Question: The experts say to have extra medication in your hurricane kit. That’s easy enough for over-the-counter stuff, but what about for prescriptions? I have limits on the number of times I can refill a prescription without a doctor’s appointment, plus there are intervals for the refills … Other insurers have similar rules. … So, how do we “stock up” on prescription medication for the hurricane kit?
Answer: We have received similar queries from other readers. We sought answers from HMSA, Kaiser Permanente and others. Before sharing their advice, we’ll note that disaster preparedness experts advise having at least two weeks’ worth of medication on hand — not storing it in the garage from June through November (hurricane season), as people do with canned goods and bottled water.
Medication may expire or be affected by temperature changes or humidity in long-term storage. Rather, the idea is to replenish prescriptions often enough during hurricane season to avoid depleting your supply as a storm nears. You may request an early refill. Contact your doctor, pharmacy or insurance company for specifics.
Here’s more information from the Hawaii Medical Service Association (HMSA):
“Making sure that our members have the medications they need in any emergency is very important. As long as the prescription in question isn’t a controlled substance (for example, opioids), we have policies in place that allow our members to get emergency fills at any pharmacy in the HMSA network. The processes we have in place will allow for up to a 30-day supply, depending on the prescription.”
Although it’s too late for Hurricane Lane, signing up to receive your prescriptions by mail is another good option, especially considering how long hurricane season lasts.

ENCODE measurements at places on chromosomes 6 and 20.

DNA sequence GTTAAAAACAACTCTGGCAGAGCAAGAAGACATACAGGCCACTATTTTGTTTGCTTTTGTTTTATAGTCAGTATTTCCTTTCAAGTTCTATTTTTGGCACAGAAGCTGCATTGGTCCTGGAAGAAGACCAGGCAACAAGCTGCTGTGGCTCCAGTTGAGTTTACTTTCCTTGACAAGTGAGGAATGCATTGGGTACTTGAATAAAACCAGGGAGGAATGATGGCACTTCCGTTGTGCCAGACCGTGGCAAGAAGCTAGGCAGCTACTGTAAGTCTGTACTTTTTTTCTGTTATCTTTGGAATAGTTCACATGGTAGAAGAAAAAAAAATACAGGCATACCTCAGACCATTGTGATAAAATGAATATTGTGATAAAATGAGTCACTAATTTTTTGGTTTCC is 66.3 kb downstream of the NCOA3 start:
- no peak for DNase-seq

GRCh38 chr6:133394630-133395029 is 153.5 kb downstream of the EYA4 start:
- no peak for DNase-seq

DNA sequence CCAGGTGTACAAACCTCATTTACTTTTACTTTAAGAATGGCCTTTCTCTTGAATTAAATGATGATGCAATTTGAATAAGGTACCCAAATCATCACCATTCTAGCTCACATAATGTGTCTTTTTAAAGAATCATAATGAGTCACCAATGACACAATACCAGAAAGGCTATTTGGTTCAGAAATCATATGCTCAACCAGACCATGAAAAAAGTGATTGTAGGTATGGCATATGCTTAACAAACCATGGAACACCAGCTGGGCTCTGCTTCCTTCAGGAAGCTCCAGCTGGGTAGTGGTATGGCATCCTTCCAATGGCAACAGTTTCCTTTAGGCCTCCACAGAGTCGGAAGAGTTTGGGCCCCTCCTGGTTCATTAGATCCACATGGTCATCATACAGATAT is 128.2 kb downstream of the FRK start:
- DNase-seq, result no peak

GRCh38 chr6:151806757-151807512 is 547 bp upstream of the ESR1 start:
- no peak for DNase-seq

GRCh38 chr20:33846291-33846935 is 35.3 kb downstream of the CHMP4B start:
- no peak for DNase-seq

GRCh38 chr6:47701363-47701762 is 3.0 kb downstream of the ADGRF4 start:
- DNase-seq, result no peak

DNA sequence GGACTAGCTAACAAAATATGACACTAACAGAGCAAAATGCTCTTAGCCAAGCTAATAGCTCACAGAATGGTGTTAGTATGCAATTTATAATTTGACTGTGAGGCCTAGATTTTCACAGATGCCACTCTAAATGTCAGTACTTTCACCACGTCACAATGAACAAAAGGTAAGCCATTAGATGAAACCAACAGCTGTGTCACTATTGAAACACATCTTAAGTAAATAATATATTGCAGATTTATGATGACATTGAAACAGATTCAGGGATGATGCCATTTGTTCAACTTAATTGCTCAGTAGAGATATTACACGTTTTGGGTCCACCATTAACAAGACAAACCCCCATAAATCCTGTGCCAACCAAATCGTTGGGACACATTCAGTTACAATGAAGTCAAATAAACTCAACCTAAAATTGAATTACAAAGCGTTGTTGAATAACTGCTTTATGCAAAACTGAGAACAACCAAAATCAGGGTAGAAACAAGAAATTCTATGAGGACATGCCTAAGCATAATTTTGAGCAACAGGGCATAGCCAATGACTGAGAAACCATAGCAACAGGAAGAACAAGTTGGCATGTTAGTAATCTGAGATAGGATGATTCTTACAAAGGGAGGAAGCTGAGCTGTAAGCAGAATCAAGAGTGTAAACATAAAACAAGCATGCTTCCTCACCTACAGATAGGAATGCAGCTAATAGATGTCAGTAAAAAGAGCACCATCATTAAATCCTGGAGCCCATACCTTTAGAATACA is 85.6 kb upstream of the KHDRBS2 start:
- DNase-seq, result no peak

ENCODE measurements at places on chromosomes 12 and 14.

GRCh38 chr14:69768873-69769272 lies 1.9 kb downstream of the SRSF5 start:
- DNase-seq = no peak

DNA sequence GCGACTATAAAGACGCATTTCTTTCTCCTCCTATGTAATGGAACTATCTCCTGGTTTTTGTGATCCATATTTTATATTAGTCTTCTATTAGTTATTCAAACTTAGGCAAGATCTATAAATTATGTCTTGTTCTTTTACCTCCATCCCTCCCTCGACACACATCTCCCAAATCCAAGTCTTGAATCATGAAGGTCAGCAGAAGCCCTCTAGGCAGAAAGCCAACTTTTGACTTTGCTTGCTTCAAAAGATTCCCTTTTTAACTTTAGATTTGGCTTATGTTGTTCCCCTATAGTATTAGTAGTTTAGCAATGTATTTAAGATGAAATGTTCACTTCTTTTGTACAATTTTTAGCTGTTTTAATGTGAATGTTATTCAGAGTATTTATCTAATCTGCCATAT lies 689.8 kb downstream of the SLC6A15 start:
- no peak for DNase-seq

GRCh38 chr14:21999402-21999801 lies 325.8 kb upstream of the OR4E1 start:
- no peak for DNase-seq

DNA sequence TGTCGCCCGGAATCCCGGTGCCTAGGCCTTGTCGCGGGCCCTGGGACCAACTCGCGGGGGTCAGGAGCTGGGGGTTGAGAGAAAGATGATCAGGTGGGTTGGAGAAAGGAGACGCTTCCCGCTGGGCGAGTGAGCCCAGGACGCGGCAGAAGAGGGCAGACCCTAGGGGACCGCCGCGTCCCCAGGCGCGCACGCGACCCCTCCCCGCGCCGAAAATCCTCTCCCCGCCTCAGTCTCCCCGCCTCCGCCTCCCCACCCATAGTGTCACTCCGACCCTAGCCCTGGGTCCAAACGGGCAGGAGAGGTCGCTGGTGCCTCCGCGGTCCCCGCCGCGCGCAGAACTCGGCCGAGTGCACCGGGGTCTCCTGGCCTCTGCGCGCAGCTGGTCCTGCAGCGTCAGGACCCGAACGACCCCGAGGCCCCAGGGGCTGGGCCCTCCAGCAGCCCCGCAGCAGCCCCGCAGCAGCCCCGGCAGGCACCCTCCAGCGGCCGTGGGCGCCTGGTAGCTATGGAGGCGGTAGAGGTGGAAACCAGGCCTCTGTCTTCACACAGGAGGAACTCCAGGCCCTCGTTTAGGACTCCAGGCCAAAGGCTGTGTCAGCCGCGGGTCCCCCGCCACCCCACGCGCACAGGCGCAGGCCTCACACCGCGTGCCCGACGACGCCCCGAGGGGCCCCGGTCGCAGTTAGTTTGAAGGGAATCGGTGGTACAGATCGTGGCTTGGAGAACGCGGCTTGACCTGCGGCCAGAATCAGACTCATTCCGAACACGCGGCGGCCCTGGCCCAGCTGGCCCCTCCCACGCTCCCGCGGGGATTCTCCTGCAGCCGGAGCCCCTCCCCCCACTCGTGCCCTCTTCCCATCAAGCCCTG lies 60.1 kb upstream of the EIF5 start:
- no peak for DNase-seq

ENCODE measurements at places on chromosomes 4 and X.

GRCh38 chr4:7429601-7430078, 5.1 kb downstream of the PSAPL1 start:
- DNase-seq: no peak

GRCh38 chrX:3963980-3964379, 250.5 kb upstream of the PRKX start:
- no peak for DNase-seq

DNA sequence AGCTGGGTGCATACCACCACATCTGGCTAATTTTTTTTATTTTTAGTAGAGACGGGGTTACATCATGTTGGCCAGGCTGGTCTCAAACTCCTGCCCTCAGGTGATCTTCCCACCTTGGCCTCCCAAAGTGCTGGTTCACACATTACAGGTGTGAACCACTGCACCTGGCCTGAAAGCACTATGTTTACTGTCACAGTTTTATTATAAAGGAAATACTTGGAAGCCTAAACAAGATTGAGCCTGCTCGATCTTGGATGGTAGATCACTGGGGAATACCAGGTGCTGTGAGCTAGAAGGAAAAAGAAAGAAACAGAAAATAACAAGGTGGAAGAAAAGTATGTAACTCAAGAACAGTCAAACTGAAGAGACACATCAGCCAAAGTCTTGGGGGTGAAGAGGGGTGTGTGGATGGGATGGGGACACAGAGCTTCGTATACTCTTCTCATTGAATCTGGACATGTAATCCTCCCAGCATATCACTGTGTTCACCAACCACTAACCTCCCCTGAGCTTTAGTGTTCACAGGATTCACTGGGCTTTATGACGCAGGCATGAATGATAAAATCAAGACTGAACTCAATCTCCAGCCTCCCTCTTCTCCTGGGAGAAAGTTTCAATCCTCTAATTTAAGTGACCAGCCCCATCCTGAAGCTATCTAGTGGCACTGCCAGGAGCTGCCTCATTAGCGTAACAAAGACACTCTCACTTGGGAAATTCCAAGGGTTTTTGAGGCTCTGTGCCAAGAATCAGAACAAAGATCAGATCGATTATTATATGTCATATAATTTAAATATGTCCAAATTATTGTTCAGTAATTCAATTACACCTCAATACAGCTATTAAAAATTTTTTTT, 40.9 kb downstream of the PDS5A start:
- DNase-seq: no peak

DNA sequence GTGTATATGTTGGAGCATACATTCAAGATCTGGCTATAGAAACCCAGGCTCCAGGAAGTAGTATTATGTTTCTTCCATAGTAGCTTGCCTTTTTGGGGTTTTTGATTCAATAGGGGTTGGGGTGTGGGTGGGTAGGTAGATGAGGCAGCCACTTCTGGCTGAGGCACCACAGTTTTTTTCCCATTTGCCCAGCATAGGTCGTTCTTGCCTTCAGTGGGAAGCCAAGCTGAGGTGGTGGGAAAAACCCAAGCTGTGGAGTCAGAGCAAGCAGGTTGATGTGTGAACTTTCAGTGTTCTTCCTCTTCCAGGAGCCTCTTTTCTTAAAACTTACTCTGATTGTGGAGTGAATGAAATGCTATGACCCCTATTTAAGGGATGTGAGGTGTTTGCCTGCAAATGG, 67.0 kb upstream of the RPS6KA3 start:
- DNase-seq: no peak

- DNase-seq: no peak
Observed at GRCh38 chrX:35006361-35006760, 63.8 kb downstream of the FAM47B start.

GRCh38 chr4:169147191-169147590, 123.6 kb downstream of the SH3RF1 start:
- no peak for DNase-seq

“Kaiser Permanente offers a mail-order pharmacy program that can deliver a three-month supply of most chronic medications right to your door. Refills can be ordered by phone or online at kp.org once 70 percent of pills are used. For a 90-day order that would be at day 63, ensuring more than the recommended 14-day supply,” said Laura M. Lott, a spokeswoman for Kaiser Permanente Hawaii.
“Other best practices for medication safety include keeping a list of all your prescriptions and storing photos of your pills and pill bottles on your smart phone. If you have a clear image of the label, dosage instructions, size and shape of the pill it will make refills during disaster recovery much easier and safer,” Lott said.
You might also give a list of your prescriptions to your emergency contact for safekeeping. Include the names and phone numbers of your doctors and pharmacies too.
Also, make sure your medication is stored properly to survive the disaster. Keep it in its original container, then double bag it in a waterproof zipper bag. Keep medication containers together in the same waterproof bag if you can, as long as you follow the storage instructions for each. If a certain medication needs to be refrigerated, for example, keep it that way for as long as you can.
Keep your health insurance card and/or prescription-drug benefit card with you at all times.
Auwe to our inconsiderate neighbors up in Waialae Nui Ridge who never ever trim their tall trees for years. We have lived here as original owners for 46 years and how we miss our long-lost views of Diamond Head, Waikiki and the city. — A reader
Such great thanks to the neighbors who have looked in on me these past few days to make sure I have water, canned goods, etc. They know that I am old and live alone. I am vulnerable, so I don’t want to give my name, but I hope they can recognize themselves as my angels. — Lucky in Kaimuki
Write to “Kokua Line” at Honolulu Star-Advertiser, 7 Waterfront Plaza, Suite 210, 500 Ala Moana Blvd., Honolulu 96813; call 529-4773; fax 529-4750; or email firstname.lastname@example.org.